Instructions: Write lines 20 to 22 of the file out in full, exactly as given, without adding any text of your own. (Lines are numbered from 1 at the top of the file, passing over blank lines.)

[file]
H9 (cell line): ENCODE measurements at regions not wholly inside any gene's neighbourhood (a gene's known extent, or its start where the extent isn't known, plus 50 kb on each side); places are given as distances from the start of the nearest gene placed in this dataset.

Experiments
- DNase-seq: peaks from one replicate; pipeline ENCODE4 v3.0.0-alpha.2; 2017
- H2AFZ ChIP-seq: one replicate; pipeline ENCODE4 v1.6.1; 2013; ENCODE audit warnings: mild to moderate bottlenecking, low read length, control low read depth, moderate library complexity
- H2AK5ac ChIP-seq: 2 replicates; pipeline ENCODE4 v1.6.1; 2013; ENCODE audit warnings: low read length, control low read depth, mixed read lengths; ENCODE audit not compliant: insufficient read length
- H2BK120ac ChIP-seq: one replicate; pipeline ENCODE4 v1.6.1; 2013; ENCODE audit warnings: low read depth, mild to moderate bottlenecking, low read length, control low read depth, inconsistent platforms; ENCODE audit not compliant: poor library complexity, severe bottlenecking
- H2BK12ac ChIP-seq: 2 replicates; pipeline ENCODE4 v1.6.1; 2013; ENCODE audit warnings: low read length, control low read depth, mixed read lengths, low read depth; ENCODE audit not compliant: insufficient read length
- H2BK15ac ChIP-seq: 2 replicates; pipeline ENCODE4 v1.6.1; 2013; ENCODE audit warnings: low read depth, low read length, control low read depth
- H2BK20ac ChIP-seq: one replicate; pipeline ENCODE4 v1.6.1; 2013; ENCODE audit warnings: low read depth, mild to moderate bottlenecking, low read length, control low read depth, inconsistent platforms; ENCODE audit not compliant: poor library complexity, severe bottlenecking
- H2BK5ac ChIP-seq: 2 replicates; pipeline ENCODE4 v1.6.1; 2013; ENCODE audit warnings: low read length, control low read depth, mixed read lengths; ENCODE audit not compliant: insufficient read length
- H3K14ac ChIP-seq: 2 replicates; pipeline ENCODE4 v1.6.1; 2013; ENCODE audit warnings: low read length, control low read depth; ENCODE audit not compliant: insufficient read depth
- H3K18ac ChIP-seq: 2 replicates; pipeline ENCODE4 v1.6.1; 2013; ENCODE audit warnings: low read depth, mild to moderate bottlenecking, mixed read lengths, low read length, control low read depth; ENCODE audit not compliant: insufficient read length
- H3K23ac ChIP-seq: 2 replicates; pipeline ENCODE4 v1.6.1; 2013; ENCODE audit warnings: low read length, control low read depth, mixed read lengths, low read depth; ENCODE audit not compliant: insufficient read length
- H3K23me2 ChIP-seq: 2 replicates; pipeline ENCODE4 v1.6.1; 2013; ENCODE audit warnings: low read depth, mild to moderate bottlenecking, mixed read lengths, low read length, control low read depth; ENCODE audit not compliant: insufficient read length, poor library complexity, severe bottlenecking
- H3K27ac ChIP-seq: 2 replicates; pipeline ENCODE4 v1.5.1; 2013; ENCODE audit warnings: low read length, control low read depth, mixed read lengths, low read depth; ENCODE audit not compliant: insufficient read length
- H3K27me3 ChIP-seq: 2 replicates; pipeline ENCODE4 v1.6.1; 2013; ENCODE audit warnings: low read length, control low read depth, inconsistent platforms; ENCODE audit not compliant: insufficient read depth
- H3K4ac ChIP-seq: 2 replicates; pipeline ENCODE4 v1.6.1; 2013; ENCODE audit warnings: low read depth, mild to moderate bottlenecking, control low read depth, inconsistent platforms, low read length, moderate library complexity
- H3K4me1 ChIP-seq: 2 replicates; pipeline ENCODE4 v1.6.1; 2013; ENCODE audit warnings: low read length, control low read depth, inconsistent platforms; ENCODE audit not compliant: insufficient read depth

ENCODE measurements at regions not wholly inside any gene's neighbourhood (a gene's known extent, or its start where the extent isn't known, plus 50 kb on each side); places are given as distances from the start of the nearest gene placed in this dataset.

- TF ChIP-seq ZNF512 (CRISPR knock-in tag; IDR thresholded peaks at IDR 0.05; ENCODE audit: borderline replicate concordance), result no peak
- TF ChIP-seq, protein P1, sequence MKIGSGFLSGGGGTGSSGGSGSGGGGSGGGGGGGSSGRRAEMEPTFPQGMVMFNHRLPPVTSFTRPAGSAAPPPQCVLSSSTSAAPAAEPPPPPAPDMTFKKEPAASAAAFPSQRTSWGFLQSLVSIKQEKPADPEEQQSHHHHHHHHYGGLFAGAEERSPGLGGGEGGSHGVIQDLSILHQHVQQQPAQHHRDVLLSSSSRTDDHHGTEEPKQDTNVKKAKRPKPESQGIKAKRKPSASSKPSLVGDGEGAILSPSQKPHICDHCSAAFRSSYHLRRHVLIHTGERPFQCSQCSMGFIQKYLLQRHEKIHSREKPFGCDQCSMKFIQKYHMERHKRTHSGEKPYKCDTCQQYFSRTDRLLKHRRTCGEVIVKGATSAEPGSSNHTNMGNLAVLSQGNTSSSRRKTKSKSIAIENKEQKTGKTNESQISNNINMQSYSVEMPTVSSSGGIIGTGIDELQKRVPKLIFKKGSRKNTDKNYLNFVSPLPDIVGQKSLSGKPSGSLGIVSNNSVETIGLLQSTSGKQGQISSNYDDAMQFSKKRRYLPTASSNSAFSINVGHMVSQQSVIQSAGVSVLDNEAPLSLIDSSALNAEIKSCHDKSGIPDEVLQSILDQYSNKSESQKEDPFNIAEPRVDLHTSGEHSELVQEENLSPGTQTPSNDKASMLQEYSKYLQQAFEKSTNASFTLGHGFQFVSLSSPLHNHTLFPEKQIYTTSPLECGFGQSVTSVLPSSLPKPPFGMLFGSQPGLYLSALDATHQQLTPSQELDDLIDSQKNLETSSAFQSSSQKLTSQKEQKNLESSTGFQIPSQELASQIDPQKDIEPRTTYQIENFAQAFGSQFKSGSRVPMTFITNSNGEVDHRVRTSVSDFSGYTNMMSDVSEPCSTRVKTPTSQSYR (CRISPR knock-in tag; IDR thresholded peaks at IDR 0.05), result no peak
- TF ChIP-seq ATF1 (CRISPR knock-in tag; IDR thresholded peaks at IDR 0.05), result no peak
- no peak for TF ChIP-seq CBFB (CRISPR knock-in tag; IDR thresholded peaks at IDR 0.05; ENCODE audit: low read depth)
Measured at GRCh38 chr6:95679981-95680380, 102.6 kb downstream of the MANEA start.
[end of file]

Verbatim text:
- TF ChIP-seq ZNF512 (CRISPR knock-in tag; IDR thresholded peaks at IDR 0.05; ENCODE audit: borderline replicate concordance), result no peak
- TF ChIP-seq, protein P1, sequence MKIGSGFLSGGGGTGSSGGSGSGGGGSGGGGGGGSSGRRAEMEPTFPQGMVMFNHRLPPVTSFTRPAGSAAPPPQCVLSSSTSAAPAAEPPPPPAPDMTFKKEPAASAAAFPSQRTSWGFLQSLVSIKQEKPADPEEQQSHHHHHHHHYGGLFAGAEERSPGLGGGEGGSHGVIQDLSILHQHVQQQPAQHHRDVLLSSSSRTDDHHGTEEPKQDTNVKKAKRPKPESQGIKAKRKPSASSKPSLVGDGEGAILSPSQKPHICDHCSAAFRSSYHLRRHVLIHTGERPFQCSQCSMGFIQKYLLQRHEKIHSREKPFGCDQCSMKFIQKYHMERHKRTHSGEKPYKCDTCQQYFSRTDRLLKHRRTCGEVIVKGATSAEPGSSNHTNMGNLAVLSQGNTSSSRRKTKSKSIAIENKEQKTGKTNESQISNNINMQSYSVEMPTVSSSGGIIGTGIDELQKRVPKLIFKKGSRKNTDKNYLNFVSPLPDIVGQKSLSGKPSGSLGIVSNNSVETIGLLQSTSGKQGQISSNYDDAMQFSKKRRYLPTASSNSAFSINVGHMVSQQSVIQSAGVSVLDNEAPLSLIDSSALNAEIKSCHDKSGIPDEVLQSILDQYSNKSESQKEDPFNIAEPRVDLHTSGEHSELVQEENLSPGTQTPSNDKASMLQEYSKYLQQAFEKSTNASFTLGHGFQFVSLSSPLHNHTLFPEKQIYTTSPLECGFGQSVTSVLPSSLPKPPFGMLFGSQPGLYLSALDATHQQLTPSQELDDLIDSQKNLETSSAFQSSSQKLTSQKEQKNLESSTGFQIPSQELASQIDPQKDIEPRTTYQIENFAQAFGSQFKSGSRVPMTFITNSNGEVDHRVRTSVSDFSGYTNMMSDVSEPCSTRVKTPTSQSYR (CRISPR knock-in tag; IDR thresholded peaks at IDR 0.05), result no peak
- TF ChIP-seq ATF1 (CRISPR knock-in tag; IDR thresholded peaks at IDR 0.05), result no peak